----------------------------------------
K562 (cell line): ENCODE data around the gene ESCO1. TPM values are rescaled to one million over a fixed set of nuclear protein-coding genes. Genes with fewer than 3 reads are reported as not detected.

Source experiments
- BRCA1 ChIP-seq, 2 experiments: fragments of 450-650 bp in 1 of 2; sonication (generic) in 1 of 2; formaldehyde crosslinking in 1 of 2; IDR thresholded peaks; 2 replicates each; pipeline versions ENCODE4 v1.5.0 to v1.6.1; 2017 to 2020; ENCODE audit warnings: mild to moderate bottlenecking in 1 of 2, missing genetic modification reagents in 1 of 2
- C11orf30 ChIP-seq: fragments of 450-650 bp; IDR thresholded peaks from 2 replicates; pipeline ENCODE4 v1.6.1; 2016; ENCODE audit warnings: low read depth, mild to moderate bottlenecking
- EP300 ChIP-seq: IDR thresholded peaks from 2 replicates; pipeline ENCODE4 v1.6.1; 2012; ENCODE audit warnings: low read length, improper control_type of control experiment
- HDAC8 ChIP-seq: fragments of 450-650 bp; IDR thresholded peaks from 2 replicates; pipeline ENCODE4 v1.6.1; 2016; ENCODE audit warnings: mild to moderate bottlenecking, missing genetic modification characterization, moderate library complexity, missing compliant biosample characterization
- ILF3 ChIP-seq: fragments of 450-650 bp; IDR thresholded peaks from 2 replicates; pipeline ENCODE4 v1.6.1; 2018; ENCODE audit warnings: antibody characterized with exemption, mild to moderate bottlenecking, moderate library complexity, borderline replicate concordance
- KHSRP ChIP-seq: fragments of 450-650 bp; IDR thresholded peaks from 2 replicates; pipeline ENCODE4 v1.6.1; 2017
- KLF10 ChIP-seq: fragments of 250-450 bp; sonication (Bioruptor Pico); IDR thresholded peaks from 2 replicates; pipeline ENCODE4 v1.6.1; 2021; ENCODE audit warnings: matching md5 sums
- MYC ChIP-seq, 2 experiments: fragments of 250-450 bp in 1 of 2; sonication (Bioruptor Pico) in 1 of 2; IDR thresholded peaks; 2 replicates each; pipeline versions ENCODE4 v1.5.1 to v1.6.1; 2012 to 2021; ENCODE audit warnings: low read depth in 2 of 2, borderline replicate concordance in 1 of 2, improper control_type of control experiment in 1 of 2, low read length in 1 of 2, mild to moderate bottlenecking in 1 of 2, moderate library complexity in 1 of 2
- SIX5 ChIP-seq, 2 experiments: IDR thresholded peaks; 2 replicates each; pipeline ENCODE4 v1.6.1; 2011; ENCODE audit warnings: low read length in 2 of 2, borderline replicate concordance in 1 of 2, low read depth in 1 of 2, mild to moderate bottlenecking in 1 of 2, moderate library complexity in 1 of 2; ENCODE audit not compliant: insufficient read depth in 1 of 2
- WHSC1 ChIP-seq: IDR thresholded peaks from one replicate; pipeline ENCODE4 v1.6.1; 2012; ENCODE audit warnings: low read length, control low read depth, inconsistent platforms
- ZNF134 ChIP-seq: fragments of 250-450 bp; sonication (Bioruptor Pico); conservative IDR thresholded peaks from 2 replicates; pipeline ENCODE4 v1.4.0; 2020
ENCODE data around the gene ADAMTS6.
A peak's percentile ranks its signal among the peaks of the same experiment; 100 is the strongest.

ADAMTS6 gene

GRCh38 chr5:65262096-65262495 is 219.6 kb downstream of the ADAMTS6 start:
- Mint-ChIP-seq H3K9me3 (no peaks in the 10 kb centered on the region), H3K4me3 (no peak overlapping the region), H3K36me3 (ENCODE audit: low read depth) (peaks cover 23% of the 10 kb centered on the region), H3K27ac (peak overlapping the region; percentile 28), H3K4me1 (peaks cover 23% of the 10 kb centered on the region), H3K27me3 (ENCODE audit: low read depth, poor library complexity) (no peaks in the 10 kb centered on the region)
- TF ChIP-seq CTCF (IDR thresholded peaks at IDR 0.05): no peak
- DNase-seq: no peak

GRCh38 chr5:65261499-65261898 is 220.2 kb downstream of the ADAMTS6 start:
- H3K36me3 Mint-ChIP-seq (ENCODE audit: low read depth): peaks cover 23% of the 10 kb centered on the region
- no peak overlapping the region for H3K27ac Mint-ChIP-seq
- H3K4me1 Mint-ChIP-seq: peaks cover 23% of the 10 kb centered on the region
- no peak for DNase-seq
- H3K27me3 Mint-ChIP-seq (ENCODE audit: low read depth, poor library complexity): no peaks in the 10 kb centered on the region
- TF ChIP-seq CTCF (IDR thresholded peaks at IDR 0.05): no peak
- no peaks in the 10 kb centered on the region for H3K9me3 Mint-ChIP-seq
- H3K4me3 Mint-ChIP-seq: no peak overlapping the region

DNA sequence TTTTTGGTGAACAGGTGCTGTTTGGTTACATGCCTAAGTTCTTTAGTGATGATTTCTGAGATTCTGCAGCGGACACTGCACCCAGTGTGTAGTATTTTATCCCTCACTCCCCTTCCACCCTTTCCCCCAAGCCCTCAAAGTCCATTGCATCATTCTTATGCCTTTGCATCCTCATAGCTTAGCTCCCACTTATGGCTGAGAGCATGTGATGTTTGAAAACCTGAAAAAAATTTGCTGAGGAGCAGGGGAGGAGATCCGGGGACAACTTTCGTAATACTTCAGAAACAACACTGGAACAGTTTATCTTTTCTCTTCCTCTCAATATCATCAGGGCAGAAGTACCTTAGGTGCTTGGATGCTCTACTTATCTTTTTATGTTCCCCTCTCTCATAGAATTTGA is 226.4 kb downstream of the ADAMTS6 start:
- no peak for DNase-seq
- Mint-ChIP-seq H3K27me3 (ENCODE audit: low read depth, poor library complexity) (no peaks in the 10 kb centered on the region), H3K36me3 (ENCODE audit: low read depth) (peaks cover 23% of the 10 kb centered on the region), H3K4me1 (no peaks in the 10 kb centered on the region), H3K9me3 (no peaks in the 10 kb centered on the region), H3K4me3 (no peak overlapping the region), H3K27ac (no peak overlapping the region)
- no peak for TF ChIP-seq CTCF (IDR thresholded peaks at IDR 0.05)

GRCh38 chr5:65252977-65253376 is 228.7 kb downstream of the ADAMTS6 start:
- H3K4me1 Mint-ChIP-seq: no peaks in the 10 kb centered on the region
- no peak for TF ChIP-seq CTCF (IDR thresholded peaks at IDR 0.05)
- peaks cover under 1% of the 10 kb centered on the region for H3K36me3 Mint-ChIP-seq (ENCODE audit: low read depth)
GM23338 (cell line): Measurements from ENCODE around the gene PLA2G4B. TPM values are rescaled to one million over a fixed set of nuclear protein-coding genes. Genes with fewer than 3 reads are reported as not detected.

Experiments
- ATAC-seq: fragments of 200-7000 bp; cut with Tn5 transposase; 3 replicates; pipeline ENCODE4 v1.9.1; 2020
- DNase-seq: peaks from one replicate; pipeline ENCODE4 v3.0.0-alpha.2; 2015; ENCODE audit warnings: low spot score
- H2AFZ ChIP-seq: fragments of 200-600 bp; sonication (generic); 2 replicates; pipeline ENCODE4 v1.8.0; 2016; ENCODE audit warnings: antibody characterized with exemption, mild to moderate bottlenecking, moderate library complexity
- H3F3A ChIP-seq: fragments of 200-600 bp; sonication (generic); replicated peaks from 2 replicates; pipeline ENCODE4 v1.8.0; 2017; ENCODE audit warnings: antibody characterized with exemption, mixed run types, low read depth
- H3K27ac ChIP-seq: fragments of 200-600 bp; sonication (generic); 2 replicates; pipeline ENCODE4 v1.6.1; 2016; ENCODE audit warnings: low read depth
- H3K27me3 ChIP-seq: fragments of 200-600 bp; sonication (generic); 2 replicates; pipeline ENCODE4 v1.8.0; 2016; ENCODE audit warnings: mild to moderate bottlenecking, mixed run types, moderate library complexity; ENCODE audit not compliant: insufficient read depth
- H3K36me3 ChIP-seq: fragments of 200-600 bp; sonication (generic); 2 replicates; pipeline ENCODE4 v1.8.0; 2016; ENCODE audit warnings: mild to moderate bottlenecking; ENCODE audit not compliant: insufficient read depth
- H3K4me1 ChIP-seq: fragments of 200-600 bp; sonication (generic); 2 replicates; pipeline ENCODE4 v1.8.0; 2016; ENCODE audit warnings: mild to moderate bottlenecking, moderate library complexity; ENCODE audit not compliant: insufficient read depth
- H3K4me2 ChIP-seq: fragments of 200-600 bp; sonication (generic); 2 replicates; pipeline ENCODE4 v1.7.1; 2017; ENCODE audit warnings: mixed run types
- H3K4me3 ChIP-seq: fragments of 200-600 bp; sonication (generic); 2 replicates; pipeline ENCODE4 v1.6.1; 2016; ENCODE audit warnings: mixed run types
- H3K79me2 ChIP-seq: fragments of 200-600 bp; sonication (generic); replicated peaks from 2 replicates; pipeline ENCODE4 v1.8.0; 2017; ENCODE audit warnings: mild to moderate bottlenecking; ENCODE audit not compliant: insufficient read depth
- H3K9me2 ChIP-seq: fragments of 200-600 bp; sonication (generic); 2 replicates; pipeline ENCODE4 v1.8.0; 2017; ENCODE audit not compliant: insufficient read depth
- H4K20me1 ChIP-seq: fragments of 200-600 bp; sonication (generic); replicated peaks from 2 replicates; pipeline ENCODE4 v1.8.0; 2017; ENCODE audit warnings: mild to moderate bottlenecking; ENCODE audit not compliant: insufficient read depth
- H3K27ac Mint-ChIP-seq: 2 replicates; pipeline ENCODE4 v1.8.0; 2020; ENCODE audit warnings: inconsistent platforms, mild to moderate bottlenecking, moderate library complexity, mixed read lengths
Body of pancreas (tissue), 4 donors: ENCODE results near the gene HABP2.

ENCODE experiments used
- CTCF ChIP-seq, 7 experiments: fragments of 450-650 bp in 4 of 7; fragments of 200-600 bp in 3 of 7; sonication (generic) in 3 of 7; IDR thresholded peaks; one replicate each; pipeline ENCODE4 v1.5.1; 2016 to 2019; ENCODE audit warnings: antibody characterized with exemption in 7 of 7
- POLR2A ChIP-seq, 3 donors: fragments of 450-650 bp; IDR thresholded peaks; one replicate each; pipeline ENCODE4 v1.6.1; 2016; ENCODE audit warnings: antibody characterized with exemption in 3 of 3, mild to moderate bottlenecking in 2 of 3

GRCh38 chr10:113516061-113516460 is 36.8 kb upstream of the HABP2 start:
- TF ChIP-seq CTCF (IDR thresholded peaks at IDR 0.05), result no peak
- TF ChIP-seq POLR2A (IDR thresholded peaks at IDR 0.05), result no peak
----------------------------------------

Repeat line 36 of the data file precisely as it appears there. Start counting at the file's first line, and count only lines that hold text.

- no peak for TF ChIP-seq CTCF (IDR thresholded peaks at IDR 0.05)